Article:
February 06, 2017
The 2016 Consumer Review Fairness Act and Non-Disparagement Clauses in Form Contracts
The Consumer Review Fairness Act of 2016 takes effect March 14, 2017. The act prohibits non-disparagement provisions in form contracts that are imposed on an individual without a meaningful opportunity to negotiate. Emory Ireland and Maximilian Traut discuss what businesses need to know about the act.
Emory Ireland, Maximilian W. Traut
On Dec. 14, 2016, President Obama signed into law H.R. 5111, the Consumer Review Fairness Act of 2016 (CRFA) (Public Law No. 114-258). The CFRA is intended to protect consumer reviews of product and services. Contracts entered into on or after March 14, 2017, are subject to the CFRA.
The CFRA voids a provision in a form contract, and makes it unlawful for a person to such provision, if such provision:
- prohibits or restricts the ability of an individual who is party to the form contract to engage in a covered communication;
- imposes a penalty or fee against an individual who is a party the form contract for engaging in a covered communication; or
- transfers or requires an individual who is party to the form contract to transfer to any person any intellectual property rights in review or feedback content, with the exception of a non-exclusive license to use the content, that the individual may have in any otherwise lawful covered communication about such person or the goods or services provided by such person.
A “covered communication” is a “written, oral or pictorial review, performance assessment of, or other similar analysis of, including by electronic means, the goods services, or conduct of a person by an individual who is party to a form contract with respect to which such person is also a party.
A “form contract” means “a contract with standardized terms (i) used by a person in the course of selling or leasing the person’s good or services; and (iii) imposed on an individual without a meaningful opportunity for such individual to negotiate the standardized terms. Employer-employee and independent contractor contracts are specifically excluded from the definition of “form contract.”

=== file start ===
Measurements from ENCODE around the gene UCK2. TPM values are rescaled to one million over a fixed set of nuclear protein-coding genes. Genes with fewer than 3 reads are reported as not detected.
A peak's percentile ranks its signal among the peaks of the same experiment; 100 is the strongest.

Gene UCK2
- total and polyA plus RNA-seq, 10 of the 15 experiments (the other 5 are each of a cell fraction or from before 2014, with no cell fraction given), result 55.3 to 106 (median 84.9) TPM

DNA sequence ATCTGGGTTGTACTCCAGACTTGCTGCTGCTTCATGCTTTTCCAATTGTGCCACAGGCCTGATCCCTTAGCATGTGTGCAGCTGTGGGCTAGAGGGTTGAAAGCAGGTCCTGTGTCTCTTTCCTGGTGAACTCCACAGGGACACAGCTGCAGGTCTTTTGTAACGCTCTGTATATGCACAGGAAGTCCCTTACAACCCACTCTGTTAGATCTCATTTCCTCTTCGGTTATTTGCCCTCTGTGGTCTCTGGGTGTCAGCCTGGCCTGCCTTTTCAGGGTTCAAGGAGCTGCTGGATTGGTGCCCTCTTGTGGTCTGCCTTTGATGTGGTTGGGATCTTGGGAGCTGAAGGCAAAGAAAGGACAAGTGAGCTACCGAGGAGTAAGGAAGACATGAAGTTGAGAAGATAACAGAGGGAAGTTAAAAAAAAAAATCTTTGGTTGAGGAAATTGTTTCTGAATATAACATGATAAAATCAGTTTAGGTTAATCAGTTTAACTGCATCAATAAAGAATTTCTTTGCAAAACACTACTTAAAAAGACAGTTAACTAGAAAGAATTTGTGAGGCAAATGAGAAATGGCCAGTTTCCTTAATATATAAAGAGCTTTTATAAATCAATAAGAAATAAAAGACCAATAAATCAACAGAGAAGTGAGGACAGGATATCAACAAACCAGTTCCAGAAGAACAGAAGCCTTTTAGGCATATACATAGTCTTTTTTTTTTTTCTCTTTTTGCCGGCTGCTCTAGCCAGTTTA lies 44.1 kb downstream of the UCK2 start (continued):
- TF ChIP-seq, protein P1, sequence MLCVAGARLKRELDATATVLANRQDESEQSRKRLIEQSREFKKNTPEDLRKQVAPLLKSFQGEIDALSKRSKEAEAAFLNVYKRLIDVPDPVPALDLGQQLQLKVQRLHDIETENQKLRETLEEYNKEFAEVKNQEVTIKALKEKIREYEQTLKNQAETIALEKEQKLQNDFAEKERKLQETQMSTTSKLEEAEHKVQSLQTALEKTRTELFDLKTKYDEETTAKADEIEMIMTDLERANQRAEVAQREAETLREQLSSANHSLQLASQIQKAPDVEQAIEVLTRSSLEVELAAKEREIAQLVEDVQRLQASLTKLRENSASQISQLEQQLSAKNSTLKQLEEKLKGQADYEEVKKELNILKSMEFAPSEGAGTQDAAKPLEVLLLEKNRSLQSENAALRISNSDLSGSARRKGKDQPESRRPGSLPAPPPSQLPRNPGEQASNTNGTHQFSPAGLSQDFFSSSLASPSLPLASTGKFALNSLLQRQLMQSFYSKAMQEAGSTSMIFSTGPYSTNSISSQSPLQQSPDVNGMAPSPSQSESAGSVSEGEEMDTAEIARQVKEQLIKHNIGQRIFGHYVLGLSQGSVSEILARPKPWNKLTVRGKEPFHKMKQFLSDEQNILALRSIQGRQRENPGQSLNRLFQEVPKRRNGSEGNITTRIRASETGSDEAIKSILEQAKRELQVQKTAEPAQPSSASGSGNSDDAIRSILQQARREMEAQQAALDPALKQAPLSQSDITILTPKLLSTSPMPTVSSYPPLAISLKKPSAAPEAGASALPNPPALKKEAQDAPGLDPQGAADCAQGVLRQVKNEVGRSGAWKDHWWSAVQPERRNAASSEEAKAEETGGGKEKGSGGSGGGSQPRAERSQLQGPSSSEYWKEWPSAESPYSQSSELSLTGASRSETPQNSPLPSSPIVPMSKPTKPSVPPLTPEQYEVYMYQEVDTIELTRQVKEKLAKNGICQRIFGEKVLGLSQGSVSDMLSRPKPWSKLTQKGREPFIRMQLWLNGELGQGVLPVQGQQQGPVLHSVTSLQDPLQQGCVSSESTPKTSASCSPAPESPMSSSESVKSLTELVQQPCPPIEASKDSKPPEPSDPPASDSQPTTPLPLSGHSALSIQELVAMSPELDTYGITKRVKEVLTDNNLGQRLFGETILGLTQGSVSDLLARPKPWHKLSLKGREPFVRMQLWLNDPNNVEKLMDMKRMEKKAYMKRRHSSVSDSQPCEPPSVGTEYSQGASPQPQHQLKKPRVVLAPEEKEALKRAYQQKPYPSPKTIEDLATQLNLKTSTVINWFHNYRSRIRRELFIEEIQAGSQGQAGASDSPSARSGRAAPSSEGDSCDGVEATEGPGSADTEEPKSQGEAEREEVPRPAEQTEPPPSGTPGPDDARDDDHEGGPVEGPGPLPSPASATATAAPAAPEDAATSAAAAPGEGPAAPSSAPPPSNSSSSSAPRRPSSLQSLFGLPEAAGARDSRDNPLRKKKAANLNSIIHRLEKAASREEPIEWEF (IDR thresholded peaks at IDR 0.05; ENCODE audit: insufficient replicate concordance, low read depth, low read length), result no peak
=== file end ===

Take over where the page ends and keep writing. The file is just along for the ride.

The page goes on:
Exceptions to the CFRA
There are a number of exceptions to the CFRA. Important to note that the CFRA does not affect
- “any duty of confidentiality imposed by law;”
- “any civil cause of action for defamation, libel, or slander, or any similar cause of action; and
- any person’s right to remove or refuse to publicly display, on its website, a covered communication that contains personal information, a likeness of another person, is obscene, vulgar or sexually explicit, is inappropriate with respect to race, sex or gender, is unrelated to the good or services offered by such person, or is clearly false or misleading.
Treatment of Violations
A violation of the CFRA is treated as an unfair or deceptive act or practice prescribed under section 18(1)(B) of the Federal Trade Commission Act (15 U.S.C. 57a(a)(1)(B)).
Any person that violates the CFRA is subject to the penalties and entitled to the immunities provided in the Federal Trade Commission Act (15 U.S.C. 41 et seq.).
The CFRA also gives state attorneys general and other state consumer protection officers the power to bring a civil action on behalf of its residents against any person to whom such state attorney general or state consumer protection officer has reason to believe that an interest of the residents of the State has been or is threatened or adversely affected by a person’s violation of the CFRA.
The Federal Trade Commission and state attorneys general can enforce the CFRA with respect to contracts entered into on or after Dec. 14, 2017.
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